Kitchen Tips: What Is Halloumi Cheese And Its Culinary Uses
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Halloumi is a white, layered cheese similar to mozzarella that is traditionally made from goat's and/or sheep's milk on the Eastern Mediterranean island of Cyprus. Halloumi cheese is semi-hard, unripened, and brined, with a spongy texture. It has no rind and a tart, salty flavour. Cow's milk is sometimes used to make halloumi. Pasteurized or unpasteurized milk is available. Halloumi can be eaten raw, but due to its high melting point, it is best grilled or fried.

Halloumi is basic and somewhat rubbery when eaten raw, with salty undertones. When crisped in a skillet or on the grill, it becomes delightfully crispy and flavourful on the outside and sensually melting on the inside, akin to the consistency of a toasted marshmallow. Halloumi is becoming increasingly popular. It is fairly priced and can be obtained in most well-stocked supermarkets or specialist stores. Halloumi is also available at many natural food stores. Halloumi cheese is also available to purchase online.

How Is Halloumi Cheese Created?

The milk is boiled before adding rennet or vegetarian rennet to coagulate it. When the curds develop, the whey is drained, and the curds are allowed to stiffen up before being pressed into moulds. The cheese is next poached in water or whey, and it is this extra heating stage that gives Halloumi its melting resistance. The cheese is then salted (and customarily dusted with mint) and can be eaten within three to five days if kept fresh. Otherwise, it can be preserved in brine and aged for several months, adding to the salty flavour. Unlike most cheeses, Halloumi is made without the use of acid or acid-producing microorganisms.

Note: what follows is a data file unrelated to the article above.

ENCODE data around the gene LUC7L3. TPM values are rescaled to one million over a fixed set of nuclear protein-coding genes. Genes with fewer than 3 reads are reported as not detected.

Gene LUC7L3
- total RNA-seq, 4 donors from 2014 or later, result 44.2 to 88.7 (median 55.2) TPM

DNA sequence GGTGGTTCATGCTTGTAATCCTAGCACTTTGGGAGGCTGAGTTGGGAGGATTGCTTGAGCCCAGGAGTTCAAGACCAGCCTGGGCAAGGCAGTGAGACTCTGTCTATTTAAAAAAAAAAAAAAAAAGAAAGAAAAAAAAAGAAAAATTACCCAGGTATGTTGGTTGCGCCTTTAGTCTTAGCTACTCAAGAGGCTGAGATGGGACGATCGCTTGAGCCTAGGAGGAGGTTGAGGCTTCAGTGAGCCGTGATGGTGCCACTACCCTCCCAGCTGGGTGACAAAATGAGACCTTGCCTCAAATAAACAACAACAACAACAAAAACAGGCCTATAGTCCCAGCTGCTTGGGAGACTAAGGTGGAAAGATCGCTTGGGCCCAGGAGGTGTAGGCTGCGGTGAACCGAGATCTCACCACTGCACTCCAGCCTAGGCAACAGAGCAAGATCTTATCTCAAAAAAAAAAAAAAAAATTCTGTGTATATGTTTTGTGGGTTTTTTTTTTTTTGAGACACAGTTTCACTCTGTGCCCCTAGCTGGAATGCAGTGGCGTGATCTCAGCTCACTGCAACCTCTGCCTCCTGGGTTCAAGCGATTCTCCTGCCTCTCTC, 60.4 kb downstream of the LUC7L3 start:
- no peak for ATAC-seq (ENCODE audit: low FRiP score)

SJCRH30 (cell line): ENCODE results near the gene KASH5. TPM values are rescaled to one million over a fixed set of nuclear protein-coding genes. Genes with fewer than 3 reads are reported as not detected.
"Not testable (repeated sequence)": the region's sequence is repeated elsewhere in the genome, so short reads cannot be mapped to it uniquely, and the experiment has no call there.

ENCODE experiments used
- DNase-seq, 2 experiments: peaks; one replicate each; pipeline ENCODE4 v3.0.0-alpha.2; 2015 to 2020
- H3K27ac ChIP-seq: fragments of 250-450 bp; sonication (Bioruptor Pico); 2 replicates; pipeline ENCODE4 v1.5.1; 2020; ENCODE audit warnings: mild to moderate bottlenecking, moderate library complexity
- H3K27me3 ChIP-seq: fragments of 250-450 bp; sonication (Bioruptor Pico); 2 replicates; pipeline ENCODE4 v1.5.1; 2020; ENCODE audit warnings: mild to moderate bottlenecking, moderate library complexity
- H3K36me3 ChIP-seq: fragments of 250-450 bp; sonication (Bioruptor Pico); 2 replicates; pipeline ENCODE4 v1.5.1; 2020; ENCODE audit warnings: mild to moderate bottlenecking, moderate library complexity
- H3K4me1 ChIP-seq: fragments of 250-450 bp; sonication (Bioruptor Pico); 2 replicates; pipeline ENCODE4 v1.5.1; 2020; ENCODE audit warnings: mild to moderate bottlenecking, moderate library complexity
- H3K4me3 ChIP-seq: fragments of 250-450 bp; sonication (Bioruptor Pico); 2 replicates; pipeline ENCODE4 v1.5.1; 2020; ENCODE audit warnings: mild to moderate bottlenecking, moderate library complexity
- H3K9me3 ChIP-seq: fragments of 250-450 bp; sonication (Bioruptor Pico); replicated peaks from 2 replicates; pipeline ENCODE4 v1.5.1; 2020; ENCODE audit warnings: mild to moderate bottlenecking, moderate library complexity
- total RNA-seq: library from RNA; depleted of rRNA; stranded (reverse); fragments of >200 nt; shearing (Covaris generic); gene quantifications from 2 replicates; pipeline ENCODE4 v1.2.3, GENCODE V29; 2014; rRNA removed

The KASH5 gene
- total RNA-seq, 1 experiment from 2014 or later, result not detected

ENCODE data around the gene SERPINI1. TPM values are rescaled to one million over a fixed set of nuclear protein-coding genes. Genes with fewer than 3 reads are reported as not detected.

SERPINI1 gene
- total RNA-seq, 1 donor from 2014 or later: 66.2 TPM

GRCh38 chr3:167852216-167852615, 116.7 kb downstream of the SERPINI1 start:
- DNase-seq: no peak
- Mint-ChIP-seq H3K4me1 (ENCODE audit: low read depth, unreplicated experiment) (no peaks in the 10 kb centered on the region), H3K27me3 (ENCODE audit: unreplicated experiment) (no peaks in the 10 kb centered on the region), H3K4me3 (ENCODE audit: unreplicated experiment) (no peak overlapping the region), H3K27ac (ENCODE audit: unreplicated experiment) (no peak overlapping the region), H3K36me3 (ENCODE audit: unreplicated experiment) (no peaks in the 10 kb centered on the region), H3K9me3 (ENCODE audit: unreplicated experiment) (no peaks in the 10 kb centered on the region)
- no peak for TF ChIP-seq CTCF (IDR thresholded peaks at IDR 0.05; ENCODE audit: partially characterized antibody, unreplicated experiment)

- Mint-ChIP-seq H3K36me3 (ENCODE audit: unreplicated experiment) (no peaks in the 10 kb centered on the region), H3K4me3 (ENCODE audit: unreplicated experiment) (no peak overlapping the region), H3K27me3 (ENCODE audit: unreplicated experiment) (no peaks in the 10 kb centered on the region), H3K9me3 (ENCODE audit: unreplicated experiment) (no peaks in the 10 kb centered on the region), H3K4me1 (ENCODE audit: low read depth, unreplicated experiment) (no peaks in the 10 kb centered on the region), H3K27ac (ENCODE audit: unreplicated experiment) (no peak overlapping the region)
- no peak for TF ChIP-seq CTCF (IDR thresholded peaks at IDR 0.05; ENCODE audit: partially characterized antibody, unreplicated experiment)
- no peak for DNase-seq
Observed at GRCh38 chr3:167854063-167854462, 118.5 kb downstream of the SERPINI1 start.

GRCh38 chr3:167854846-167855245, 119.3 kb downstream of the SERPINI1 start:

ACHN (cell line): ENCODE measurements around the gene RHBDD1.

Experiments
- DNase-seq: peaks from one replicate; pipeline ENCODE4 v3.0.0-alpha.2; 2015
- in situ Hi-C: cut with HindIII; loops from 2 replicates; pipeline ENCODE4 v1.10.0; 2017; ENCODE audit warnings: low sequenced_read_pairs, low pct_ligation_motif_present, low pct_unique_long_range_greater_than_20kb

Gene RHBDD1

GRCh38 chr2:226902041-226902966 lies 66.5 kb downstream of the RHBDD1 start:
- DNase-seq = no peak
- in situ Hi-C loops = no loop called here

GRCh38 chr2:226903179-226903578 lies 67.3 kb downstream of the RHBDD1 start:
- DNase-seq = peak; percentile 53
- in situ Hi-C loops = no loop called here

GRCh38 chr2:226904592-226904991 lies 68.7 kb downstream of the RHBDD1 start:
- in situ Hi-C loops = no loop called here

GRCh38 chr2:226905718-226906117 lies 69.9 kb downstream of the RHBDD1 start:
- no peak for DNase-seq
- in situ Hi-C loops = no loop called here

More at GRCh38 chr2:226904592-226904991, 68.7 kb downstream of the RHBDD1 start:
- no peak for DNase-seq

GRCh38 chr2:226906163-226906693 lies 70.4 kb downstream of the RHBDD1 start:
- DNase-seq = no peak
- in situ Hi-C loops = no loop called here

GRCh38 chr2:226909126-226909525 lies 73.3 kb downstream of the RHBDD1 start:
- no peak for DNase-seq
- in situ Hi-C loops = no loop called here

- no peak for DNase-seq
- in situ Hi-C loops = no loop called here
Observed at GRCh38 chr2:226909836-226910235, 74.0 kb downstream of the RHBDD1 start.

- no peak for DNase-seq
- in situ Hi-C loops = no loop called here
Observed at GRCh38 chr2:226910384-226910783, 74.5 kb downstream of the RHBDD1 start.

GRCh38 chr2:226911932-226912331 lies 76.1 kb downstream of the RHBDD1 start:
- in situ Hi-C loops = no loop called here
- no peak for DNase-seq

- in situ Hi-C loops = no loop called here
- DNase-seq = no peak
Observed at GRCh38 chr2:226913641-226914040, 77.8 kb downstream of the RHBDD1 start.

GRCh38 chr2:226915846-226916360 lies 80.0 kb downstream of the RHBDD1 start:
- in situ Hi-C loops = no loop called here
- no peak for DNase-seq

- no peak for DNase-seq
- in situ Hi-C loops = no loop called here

Halloumi has a hard texture and is marketed in compact bricks that are vacuum-packed in plastic, much like feta cheese. Dairy and goat farmers in Canada and the United States make a lot of Halloumi-style cheese. For legal reasons, these cheeses are sometimes referred to as Halloumi-style or grillable cheeses. They are also known as grilled cheese, frying cheese, or queso de frer in Spanish.

Culinary Applications

Consider grilling, frying, or slicing halloumi. Use as a layer in salads or in a Caprese salad in place of mozzarella. Use grilled Halloumi slices in place of bread in sandwiches to avoid gluten. Like in Cyprus, you can also serve it with watermelon. Halloumi can be consumed raw, but it tastes better when warmed, grilled, or in some other way prepared. Once cooked, the saltiness of the cheese fades to reveal a powerful, savoury flavour with a slightly creamy texture. Grilled or fried, Halloumi tastes great.


Halloumi's distinct texture might make it difficult to substitute in some recipes. Tofu or paneer can be substituted in some recipes, but they will not taste the same as Halloumi. A firm, dry feta cheese tastes similar when eaten fresh.

Halloumi Cheese Storage

Halloumi can be stored in the refrigerator, unopened, for up to a year. Once opened, store it in salted water in an airtight container in the refrigerator for up to two weeks, or wrap it securely in waxed paper, parchment paper, or cheese wrap. Halloumi can also be wrapped in plastic or foil and frozen for up to three months before cooking without changing its texture.